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Europe Preview: Watching the Banks

The UK banking sector will remain in focus as we await details of RBS' widely anticipated rights issue and UK Chancellor Alistair Darling meets mortgage lenders to discuss how banks can help borrowers who fall into arrears.

Monday's $100 billion plan by the Bank of England to boost the sector failed to lift Libor rates and saw banking stocks fall. Darling says the plan will boost market confidence but a couple of CNBC favorites aren't so sure.

Michael Browne from Sofaer Global Research says the plan will have "no impact" and is a classic example of generals fighting previous wars like the collapse of Northern Rock. The only option for him is "print money and cut rates" if we want to see banks begin lending again.

Alchemy Partners Jon Moulton says “It’s too little" but is not "sure if it’s too late.”

RBS is likely to unveil big losses and news of a $24 billion capital injection before the market open. Broker Panmure thinks the banks stock will be remain under pressure as profits deteriate but Dresdner believes the clarity the news will bring could lift the stock and has a price target of 500 pence a share.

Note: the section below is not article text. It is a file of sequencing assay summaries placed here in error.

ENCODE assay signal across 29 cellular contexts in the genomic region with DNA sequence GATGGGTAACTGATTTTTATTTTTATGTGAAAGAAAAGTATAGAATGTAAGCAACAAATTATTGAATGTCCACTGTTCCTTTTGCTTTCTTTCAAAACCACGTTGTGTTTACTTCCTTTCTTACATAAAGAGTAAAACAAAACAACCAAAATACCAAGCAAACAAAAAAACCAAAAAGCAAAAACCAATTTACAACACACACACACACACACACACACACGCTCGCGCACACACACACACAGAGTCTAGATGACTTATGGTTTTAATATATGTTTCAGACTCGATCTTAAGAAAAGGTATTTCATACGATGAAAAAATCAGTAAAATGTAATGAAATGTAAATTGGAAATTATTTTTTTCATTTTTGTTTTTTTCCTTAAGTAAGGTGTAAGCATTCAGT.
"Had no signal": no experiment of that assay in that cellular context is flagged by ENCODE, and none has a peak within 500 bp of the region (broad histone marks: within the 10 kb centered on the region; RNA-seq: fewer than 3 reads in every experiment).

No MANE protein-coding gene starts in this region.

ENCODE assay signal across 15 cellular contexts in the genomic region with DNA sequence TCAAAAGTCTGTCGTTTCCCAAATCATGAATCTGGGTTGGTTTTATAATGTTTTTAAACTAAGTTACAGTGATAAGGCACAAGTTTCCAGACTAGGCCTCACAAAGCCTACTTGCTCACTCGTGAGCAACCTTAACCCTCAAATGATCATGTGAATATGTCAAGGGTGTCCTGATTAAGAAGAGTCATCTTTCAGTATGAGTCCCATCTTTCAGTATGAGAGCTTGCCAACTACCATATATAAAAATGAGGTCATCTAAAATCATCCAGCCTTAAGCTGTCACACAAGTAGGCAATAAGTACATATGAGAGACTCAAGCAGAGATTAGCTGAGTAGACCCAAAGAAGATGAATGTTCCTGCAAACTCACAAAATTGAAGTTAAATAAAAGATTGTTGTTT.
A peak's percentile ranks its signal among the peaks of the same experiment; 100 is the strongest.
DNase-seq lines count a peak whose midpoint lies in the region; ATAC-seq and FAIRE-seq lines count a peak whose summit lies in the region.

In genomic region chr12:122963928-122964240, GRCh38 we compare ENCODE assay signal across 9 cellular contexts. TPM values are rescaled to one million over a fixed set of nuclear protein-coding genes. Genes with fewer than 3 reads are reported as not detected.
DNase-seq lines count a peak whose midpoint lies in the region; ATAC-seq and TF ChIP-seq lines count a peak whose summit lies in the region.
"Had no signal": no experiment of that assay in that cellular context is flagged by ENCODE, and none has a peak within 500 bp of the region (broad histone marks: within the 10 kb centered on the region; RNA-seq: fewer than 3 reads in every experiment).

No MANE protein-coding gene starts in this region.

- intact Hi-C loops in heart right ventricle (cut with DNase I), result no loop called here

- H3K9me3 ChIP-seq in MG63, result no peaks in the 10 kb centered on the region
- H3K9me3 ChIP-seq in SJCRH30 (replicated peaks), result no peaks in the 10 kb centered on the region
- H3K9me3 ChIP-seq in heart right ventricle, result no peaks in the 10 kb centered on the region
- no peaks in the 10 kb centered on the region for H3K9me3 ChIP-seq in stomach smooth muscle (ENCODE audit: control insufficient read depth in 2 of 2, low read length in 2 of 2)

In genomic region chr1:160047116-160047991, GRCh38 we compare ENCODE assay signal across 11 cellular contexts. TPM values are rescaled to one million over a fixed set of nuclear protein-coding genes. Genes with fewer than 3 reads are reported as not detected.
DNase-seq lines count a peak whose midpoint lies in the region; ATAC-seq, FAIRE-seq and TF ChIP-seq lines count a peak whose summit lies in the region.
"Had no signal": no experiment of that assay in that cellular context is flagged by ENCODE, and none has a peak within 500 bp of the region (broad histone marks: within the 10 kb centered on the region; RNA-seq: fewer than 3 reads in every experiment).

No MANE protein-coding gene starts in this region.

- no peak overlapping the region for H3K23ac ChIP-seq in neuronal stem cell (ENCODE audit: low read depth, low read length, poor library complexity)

JP Morgan believes that RBS is not the only bank that will need to raise cash. In a note published on Monday the US bank predicted RBS and its three main rivals, HBOS, Barclays and Lloyds TSB would need to raise upto $74 billion over the coming weeks. The market is clearly now waiting for a round of kitchen sinking from the industry.

Smaller UK lender Bradford & Bingley will update on trade tomorrow with speculation mounting the buy-to-let lender could also have to raise capital. Management say they have enough cash to take them into 2009 but group is facing a slowdown from buy-to-let customers while being more dependent than bigger rivals on the money markets to raise cash.

Away from the banks we get earnings from Europe's technology sector tomorrow with Switzerland's Logitech set to report.

Logitech will be interesting with investors waiting to see if an investment in marketing will finally pay off at its ailing video unit which makes cameras for computers. Sales of keyboards and mice are expected to have been strong and as Logitech reports in dollars numbers could beat due to a weaker greenback. The CEO will join European Squawk box at 7:15 am CET.

One thing to watch out for on Tomorrow's Squawk Box will be Willie Walsh, the CEO of BA at 8:45 am CET. It is earth day and he will be in Geneva to discuss how the airline industry can become more environmentally friendly, if of course his bags are not lost at Heathrow's Terminal 5 and, like many of his customers, he arrives late.